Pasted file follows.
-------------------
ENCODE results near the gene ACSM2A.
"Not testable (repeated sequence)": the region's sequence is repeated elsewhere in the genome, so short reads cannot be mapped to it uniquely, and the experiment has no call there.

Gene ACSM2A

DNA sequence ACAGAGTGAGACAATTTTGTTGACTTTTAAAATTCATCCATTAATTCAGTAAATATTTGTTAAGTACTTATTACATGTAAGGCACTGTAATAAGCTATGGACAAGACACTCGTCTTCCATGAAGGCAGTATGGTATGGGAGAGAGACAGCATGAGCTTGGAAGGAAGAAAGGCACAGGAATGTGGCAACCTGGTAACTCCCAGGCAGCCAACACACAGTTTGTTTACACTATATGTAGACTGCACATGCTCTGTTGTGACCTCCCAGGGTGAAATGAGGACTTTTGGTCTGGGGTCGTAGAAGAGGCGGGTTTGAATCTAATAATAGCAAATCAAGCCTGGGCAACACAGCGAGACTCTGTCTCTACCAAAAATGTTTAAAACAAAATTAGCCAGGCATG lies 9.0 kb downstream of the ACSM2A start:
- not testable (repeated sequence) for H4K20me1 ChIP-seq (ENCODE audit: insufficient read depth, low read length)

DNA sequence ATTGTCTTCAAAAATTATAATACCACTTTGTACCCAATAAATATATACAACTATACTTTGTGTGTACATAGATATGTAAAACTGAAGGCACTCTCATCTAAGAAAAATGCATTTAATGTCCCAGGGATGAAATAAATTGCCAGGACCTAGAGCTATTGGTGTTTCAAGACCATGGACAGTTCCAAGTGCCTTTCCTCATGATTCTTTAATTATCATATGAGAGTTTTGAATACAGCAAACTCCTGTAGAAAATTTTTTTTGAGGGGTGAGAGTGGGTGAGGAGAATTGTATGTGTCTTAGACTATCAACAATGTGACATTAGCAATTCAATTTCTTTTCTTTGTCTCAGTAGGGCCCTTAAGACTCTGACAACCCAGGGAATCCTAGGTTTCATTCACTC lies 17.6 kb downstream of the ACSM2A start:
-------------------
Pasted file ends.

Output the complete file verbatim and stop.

ENCODE results near the gene ACSM2A.
"Not testable (repeated sequence)": the region's sequence is repeated elsewhere in the genome, so short reads cannot be mapped to it uniquely, and the experiment has no call there.

Gene ACSM2A

DNA sequence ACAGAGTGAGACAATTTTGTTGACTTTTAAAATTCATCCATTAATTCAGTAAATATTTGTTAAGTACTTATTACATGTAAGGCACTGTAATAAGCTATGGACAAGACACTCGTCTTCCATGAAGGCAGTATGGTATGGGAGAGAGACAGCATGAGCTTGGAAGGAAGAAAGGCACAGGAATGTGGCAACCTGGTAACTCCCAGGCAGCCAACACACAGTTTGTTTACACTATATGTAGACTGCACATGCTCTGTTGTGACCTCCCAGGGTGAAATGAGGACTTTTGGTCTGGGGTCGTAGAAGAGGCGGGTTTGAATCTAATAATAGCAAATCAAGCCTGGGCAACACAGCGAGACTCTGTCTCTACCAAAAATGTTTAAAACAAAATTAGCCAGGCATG lies 9.0 kb downstream of the ACSM2A start:
- not testable (repeated sequence) for H4K20me1 ChIP-seq (ENCODE audit: insufficient read depth, low read length)

DNA sequence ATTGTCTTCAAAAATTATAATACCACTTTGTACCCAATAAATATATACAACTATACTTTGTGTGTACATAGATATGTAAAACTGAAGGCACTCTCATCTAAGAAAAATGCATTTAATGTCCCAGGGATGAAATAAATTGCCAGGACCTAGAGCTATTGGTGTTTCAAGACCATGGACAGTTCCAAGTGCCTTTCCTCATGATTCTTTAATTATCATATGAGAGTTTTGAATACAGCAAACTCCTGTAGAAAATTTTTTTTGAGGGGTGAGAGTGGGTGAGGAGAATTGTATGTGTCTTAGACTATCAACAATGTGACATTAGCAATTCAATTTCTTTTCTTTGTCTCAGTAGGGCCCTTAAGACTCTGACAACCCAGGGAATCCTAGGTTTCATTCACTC lies 17.6 kb downstream of the ACSM2A start: